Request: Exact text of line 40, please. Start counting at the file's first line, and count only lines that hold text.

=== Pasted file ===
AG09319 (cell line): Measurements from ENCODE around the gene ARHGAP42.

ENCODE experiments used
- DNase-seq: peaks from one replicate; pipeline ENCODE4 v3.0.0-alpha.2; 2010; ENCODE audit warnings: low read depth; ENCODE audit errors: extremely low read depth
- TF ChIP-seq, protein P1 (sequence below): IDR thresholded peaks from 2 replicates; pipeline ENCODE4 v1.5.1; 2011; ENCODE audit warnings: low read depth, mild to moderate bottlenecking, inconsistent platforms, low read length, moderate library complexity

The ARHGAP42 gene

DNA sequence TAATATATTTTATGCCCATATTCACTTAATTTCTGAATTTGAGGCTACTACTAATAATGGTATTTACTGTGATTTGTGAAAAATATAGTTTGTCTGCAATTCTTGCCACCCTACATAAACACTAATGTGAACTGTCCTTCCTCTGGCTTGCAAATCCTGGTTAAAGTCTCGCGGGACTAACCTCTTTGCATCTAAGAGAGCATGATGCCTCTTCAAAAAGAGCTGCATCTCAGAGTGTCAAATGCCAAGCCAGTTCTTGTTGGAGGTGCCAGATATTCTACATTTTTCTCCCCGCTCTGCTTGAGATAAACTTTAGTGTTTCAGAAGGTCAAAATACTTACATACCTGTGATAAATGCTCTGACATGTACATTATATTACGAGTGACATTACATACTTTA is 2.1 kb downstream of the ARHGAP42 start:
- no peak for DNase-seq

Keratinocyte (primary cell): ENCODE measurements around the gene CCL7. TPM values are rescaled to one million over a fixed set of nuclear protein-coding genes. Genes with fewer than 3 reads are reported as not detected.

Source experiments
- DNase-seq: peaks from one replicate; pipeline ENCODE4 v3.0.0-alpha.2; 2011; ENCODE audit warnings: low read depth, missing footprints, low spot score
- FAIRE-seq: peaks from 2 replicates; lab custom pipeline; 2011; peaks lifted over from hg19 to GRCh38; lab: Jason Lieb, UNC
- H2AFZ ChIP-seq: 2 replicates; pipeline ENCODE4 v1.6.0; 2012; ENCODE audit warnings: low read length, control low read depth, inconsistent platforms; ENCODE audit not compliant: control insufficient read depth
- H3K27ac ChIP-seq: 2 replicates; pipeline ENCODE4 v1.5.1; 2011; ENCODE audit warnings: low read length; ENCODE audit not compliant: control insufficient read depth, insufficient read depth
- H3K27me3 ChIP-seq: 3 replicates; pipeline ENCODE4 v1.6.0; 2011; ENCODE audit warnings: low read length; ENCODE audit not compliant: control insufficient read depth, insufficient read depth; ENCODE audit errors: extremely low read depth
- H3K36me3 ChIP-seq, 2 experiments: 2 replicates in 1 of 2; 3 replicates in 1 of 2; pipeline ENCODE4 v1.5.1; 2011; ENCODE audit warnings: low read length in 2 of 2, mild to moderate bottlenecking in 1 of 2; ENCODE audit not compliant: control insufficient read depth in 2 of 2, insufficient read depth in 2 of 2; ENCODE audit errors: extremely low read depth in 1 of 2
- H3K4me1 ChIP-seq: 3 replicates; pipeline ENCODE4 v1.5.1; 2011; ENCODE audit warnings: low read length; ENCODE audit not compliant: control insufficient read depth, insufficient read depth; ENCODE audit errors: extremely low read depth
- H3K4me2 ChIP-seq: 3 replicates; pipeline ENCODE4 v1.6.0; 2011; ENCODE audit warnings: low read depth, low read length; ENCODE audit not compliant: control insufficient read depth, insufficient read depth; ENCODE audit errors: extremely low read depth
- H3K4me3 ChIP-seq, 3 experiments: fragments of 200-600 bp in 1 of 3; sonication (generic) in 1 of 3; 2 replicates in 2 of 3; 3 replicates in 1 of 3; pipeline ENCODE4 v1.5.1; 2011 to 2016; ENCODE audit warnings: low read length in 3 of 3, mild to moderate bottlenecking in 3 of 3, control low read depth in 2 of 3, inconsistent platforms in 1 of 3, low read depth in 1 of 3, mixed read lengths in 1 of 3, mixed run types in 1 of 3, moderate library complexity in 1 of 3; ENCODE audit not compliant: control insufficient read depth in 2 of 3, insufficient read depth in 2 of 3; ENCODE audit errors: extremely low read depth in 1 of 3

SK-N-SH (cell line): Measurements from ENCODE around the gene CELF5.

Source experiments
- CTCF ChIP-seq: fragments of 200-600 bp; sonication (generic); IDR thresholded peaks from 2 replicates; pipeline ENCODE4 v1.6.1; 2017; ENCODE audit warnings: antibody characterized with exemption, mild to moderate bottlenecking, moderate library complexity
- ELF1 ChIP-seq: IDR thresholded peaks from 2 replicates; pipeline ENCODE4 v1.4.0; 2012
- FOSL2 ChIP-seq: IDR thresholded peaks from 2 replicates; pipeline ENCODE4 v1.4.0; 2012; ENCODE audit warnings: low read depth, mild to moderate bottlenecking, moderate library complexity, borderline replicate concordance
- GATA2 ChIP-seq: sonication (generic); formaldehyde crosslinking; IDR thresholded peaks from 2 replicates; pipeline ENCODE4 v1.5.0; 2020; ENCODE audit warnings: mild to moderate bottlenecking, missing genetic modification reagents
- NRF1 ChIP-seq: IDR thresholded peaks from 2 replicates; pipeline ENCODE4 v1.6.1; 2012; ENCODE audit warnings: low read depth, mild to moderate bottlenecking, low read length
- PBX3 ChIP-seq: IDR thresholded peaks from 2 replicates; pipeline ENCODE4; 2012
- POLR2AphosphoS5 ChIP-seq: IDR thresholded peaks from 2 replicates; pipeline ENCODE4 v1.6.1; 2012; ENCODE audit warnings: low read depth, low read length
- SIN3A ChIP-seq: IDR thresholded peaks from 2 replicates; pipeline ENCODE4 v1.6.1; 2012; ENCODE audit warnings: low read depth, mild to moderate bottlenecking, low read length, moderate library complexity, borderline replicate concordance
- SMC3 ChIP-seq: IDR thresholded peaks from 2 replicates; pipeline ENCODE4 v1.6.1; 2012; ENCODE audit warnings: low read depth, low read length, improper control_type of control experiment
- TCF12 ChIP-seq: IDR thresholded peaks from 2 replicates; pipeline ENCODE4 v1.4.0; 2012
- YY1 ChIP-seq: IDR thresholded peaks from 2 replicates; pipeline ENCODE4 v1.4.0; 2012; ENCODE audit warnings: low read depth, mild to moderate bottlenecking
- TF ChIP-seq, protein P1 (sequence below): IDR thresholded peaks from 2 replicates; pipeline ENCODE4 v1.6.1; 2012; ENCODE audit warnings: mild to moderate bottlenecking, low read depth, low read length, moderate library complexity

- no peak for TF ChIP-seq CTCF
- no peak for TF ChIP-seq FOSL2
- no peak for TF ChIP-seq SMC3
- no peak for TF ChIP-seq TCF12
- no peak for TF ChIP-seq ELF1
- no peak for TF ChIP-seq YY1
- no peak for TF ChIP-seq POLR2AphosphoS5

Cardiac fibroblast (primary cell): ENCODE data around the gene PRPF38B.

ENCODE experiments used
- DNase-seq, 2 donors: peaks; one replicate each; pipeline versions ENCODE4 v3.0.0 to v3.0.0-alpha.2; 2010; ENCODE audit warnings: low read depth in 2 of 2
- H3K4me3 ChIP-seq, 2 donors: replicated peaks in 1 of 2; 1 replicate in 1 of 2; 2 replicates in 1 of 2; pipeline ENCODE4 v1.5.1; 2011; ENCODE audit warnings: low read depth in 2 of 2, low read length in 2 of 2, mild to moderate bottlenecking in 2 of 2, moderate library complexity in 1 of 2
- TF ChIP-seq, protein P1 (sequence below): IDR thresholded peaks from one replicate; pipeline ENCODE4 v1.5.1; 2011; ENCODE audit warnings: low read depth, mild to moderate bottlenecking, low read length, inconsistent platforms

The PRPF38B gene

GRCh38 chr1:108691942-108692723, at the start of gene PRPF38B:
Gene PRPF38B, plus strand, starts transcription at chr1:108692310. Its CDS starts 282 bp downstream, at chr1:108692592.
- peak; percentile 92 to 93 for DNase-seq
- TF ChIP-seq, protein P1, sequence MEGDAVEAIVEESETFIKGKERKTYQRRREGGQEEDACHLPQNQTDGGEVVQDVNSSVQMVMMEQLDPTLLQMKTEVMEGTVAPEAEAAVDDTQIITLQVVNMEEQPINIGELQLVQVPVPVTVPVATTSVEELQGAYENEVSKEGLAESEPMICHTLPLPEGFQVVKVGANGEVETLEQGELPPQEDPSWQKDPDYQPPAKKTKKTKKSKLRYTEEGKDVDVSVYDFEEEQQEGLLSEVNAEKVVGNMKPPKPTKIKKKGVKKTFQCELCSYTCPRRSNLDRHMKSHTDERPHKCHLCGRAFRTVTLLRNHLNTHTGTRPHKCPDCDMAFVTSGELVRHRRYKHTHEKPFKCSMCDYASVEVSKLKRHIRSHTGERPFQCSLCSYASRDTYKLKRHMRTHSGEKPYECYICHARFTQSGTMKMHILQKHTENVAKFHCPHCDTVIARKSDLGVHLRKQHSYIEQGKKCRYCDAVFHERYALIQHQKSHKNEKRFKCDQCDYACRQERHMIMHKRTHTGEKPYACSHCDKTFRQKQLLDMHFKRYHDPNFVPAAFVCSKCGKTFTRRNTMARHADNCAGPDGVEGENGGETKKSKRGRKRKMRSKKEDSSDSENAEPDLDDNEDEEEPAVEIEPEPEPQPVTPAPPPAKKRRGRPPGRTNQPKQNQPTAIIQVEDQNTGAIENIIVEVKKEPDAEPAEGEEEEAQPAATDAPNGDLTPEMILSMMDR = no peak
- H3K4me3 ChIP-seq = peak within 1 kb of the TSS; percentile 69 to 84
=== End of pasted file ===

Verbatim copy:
Cardiac fibroblast (primary cell): ENCODE data around the gene PRPF38B.